what is color?
Visual “colors,” as we understand them, are not physical objects on a rainbow per se, but are actually symbols created in our minds as the brain interprets the wavelengths perceived by the photoreceptor cells of the eye. The visible part of the wavelengths are detected from frequencies mixed “out there” in the world by way of two primary attributes: reflective light and transmissive light.
Let’s explore the difference.
|cyan, magenta and yellow
|red, green and blue
|inks on paper;
painting on canvas
|projection on screen;
images on a computer monitor
Reflective light refers to the aggregate of wavelengths that first bounces off an object before getting to your eye, like the color represented in a leaf. Transmissive light, on the other hand, is the wavelength of electromagnetic energy emitted by the source light itself, like the light from the sun before it hits the leaf.
Reflective light follows the subtractive color model: source light (like sunlight) comes in contact with the particles of an object (in this example, a leaf) and some of the wavelengths are absorbed — or subtracted — by the molecular structure of the chlorophyll. The unabsorbed wavelengths are reflected back into the world containing only the frequencies of the visible color that reaches your eye, in this case a shade of green. The reflective or subtractive paradigm is in play when you look at a painting made of pigments: the molecular structures of the various metals in the pigments absorb source light and reflect back the resulting frequencies, appearing as color in your mind.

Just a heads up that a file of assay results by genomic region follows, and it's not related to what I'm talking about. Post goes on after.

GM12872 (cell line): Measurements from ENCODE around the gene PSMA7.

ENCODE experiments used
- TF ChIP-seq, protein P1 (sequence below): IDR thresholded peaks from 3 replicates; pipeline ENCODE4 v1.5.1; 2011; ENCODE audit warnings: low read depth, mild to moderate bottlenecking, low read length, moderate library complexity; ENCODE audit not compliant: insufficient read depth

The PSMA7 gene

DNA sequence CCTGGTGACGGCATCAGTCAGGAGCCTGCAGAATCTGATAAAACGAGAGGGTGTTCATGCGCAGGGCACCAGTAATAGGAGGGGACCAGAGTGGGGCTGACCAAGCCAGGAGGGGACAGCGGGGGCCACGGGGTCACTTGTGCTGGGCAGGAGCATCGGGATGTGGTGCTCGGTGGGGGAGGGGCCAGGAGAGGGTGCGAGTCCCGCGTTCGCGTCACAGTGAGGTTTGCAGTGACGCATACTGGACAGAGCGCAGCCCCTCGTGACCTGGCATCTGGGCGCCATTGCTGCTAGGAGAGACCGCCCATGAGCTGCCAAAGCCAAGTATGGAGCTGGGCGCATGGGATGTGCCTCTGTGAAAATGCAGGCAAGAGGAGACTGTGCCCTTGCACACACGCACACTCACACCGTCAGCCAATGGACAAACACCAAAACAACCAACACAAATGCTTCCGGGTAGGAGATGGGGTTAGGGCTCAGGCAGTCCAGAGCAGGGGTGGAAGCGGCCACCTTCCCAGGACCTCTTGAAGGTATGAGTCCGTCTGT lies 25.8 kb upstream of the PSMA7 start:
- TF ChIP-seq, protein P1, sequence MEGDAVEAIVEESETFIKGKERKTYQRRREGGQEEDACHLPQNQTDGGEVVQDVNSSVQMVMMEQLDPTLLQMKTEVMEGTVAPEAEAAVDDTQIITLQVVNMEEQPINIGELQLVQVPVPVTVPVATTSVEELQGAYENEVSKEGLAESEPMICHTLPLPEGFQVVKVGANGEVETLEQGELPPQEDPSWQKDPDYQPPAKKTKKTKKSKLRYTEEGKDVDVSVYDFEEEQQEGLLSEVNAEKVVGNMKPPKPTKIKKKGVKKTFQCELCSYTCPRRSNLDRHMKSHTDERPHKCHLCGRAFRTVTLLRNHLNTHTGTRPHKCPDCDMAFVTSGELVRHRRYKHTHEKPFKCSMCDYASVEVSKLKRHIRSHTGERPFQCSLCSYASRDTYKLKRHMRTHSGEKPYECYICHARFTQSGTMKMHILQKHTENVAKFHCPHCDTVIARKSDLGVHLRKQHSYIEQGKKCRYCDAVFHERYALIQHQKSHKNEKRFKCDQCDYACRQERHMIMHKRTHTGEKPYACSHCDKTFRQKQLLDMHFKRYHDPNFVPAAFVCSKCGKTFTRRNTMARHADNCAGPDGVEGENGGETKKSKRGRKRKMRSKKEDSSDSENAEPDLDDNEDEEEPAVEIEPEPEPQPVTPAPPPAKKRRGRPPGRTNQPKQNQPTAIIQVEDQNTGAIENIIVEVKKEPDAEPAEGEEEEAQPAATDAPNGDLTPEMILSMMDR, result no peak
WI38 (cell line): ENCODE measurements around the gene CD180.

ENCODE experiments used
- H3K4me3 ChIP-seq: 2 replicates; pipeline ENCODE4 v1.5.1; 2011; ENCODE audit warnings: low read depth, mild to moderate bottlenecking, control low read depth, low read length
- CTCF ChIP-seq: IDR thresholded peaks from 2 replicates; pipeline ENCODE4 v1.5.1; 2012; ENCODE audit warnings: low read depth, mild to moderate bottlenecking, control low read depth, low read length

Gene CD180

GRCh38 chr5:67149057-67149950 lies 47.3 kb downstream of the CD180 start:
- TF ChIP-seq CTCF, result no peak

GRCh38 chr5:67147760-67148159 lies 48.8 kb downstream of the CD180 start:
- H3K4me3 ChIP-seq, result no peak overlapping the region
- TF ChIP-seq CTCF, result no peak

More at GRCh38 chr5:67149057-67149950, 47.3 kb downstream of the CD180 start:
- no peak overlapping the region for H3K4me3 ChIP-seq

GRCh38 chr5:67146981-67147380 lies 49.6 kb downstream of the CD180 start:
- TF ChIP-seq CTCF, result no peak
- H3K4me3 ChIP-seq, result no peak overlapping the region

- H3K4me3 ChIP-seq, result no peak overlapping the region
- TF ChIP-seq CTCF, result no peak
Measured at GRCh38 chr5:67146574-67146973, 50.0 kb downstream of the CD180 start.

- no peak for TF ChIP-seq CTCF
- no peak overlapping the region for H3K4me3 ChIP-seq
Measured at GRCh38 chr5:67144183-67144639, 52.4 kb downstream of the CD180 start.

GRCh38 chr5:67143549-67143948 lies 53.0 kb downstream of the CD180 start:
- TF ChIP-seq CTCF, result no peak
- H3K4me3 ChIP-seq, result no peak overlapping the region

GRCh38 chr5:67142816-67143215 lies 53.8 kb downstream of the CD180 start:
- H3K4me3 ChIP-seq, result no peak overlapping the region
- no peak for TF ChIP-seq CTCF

Transmissive light, however, follows the additive color model: that is, the source light itself emerges from the black nothingness by combining — or adding — color frequencies in proportion to the aggregate of the resulting color. This is happening right now as you read this computer monitor. The brain interprets the frequency of this electromagnetic energy and assigns colors associated with that wavelength. The projected light is received directly in the eye and perceived by the brain without having bounced off something.
Yet, but is it actually color that you see?
the curiousness of magenta
Wavelength or frequency itself is not color, even in the so-called visible spectrum. Instead, the mind assigns a symbol to represent the wavelength in your brain. That symbol is interpreted as color. The wavelengths received in the retina are interpreted by the brain, and the brain “shows you” color. That is the structure of our world — it is actually all in our heads.
In fact, when the mind does not have a symbol to associate with the wavelength, it just makes one up. A classic example of this phenomenon is the color magenta. Magenta is not a really color. It is an extra-spectral (meaning, not on the spectrum) “substitute” for a wavelength that the mind thinks should be there, but that does not actually exist in the visible light spectrum. It is not on the rainbow. It is created entirely in the mind.